Centuries of Craftsmanship
This is the record of the 90 year history of Local 280 and of the trade in British Columbia. But the roots of the trade and of the organization of craftsmen in Britain, for example, are to be found more than five centuries ago. In 1422 a list of the crafts “exercised in London from times of old” includes the coppersmiths and braziers. Half a century earlier attempts by the craftsmen to protect and advance the trade were recorded in the books of the London Guildhall in 1365 when it was recorded that the “good men of the mystery of founders” petitioned the Mayor and Aldermen complaining that:
divers members of the mystery make their work of false metal and use false solder which, when exposed to fire or great strain, break and dissolve to the great damage of those that do purchase them and to the great slander of the City and the whole mystery.
The next 300 years were the era of the Guilds, organizations controlled by master craftsmen, designed for their own benefit, but also striving to maintain the integrity of their trades. The Guilds were fundamentally employers organizations, with journeymen and apprentices under their employ governed by strict and often harsh rules and discipline.
The crafts were diverse and often in competition. Coppersmiths, Braziers and Tin Plate Workers were the largest during this period. Most of the tools of the trades remain familiar today. The Court of Tin Plate Workers in 1760 listed the requirements for setting up a tin plate shop. In addition to a few tools unrecognizable today, the list includes: “large and small anvil, large and small shears, large and small beak irons, smoothing hammers, planishing hammers, hollowing hammers, flate faced hammers, creasing hammers, creasing irons, hollow and flat punches, chisels and gouges, knippers, plyers, squares and rules, soldering shanks, a vide, fire pots and large and small compasses.”
The key to control of the trade was control of apprenticeship. Seven years of servitude was established by law. Each master was limited in the number of apprentices, usually three of fewer. Apprentices lived in the home of the master and were fed and clothed, but received no wages. Whipping was legal and an apprentice who fled was prosecuted on his capture.
The Guilds survived and functioned for a remarkably long time. By the middle of the 18th century, however, the system was in decline. Throughout that century the largest London guild, the London Tin Plate Workers Company was locked in a running battle with journeymen. An important means of control was the fixing of prices for the various articles produced. But by 1769 journeymen were in full revolt against the prices established. Repeated court actions to revise prices upwards failed; however, increasingly masters were forced to negotiate their price lists with the journeymen. It was the dawn of the new era of trade societies, resisted fiercely by the employers. Records indicate that as early as 1721 employers complained of these “unlawful combinations”.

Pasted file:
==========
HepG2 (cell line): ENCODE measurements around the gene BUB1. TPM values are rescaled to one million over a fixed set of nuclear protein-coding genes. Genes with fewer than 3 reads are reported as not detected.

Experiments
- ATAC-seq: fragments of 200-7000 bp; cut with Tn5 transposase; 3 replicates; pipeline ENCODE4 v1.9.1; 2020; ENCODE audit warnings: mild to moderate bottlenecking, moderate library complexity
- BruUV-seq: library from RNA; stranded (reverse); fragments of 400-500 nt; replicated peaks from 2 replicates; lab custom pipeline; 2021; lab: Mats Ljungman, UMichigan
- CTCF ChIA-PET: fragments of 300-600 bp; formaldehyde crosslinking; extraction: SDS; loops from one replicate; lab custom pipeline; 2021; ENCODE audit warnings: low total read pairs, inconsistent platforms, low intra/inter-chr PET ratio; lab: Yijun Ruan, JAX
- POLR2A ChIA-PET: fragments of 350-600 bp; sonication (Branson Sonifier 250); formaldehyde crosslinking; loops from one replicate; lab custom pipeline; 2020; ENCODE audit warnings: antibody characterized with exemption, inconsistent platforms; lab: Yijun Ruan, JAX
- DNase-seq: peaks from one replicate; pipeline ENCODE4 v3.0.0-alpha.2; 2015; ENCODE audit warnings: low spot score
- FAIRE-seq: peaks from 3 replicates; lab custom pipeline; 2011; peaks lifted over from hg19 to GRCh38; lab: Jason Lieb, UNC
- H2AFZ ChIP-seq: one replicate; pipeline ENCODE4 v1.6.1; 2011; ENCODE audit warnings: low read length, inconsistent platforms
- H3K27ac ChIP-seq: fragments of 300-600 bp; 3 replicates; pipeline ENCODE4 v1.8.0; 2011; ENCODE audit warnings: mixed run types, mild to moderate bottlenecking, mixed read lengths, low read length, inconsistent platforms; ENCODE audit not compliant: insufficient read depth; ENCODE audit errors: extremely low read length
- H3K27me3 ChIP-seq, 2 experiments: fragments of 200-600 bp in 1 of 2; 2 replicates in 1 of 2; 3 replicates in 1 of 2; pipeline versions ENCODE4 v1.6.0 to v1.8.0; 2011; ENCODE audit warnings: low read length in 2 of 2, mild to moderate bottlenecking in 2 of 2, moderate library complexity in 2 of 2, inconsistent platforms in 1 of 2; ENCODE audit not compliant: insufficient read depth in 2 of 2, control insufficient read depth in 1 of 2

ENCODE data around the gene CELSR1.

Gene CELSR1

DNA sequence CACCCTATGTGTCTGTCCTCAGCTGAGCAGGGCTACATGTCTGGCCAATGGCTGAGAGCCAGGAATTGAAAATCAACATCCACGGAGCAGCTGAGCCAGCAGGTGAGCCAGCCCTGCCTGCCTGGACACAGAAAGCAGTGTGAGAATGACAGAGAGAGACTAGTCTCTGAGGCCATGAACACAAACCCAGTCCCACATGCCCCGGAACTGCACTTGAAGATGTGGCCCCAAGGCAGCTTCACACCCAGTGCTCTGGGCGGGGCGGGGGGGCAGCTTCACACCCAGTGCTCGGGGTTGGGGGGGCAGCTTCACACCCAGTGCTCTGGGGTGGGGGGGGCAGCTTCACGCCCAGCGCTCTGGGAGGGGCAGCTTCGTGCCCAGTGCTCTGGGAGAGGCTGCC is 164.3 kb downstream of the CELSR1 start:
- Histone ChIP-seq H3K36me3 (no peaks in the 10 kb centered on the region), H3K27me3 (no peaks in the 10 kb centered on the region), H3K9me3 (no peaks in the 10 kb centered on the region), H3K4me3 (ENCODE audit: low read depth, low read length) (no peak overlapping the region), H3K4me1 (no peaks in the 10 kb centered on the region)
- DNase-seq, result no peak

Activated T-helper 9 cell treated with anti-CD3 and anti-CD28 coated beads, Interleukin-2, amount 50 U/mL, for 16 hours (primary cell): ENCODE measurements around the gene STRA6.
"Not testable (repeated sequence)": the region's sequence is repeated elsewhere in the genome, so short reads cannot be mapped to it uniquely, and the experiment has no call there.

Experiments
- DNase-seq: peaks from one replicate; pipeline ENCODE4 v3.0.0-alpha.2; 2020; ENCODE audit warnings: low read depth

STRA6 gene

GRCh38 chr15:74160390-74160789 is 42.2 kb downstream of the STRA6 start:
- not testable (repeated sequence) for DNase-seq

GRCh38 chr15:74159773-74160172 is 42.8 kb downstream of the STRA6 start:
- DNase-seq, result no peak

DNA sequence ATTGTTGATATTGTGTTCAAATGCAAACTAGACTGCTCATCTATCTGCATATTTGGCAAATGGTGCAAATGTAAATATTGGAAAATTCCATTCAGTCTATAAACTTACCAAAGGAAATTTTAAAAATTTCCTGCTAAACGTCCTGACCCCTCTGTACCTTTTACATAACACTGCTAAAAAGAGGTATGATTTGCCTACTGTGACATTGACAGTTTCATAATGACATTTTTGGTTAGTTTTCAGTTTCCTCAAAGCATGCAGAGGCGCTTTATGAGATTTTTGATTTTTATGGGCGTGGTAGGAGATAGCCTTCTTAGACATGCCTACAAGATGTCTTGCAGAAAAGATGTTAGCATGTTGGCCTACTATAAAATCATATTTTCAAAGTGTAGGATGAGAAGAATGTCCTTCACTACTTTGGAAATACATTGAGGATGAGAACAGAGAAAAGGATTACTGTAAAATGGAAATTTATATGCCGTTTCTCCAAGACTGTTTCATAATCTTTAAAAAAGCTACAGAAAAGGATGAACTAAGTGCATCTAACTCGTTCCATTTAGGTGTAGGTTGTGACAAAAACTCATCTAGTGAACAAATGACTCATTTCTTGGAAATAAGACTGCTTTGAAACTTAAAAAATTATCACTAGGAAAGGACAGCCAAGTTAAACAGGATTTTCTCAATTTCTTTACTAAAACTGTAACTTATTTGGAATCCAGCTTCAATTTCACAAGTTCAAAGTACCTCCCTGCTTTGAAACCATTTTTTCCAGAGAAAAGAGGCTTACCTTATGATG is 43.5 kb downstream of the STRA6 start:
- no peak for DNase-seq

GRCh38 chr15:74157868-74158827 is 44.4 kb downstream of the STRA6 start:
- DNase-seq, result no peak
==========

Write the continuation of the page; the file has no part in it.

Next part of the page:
The first evidence of formal union organization in the trades is a handwritten book of articles of the Friendly Society of Tin Plate Workers of London, dated January 1798. At that time and for several decades after, union organization as we know it was illegal. Accordingly, the stated objectives of the Friendly Societies were deliberately vague, suggesting that their primary purpose was to aid members in distress through unemployment or illness.
By the beginning of the 19th century, coppersmiths were working mainly on vats and boilers for breweries and distilleries, were producing copper utensils and were active in the shipping industry. Tin plate workers were producing pots, pans, kettles, baths, lamps, dairy equipment and a range of other household and industrial items.
Conditions of work in 1815 spelled out the following hours:
In Summer: From six o’clock in the morning until seven in the evening from Tuesday through Friday. Work started an hour later on Monday and finished an hour earlier on Saturday.
In Winter: From eight o’clock in the morning until eight in the evening from Monday through Friday and eight to five on Saturday.
Holidays allowed: Christmas Day and Good Friday.
When Britain began manufacturing tin plate in the 17th century, after its introduction from the continent, the work was centered in Wales. Later Wolver Hampton in the English midlands became a major centre. The workers, who were said to be descendants of the old traveling tinkers, included both highly-skilled and semi-skilled workers. The highly-skilled tin plate workers were among the higher paid workers in the region.
An important factor throughout the 19th century was the tramping system. With no unemployment pay for most workers, members of the various trade societies were enabled to leave their home town in search of work. Arriving in a new town, they could register with the landlord at the local society’s public house. They were usually provided one night’s food, lodging and beer, but if no work was available they were expected to move on. The landlord’s records served as a clearing house of information as to the work situation in the town and in nearby towns.